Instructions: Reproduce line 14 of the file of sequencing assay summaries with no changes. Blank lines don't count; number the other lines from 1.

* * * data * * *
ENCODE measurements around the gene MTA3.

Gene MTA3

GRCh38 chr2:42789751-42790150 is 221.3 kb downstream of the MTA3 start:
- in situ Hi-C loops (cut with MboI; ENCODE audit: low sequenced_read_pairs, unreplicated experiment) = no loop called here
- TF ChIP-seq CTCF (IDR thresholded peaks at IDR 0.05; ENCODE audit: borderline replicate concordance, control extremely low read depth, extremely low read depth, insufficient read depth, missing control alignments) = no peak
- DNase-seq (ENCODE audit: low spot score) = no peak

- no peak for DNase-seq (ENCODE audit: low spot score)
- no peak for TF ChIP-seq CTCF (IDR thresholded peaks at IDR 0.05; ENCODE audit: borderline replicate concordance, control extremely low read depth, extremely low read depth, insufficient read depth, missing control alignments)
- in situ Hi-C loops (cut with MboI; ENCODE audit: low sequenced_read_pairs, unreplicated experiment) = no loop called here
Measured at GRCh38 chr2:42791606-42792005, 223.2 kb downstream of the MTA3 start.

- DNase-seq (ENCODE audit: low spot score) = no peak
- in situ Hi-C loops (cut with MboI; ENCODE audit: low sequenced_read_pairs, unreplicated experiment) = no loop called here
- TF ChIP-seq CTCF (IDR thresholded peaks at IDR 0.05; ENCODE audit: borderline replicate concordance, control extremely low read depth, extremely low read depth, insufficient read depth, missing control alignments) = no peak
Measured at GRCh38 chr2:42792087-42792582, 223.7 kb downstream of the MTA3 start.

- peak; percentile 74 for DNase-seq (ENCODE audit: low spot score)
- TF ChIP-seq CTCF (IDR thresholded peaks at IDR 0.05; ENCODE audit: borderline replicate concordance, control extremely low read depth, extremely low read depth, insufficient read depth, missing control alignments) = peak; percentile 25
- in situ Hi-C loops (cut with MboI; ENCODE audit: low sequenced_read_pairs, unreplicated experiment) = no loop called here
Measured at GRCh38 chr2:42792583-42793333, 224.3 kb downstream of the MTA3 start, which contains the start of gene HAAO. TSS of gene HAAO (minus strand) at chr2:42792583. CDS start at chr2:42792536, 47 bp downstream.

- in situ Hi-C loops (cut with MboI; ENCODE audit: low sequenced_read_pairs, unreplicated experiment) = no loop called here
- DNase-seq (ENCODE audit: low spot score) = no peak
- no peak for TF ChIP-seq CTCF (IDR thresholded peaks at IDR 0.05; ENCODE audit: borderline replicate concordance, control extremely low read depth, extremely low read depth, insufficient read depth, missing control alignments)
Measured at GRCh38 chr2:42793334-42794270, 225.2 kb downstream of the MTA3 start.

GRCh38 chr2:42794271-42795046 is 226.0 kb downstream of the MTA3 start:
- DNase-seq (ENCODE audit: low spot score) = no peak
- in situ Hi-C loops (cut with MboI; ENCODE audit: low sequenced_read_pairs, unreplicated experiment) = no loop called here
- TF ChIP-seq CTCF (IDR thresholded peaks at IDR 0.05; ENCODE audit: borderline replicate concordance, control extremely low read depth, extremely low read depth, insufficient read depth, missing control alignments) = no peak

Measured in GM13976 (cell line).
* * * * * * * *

Measured at GRCh38 chr2:42792087-42792582, 223.7 kb downstream of the MTA3 start.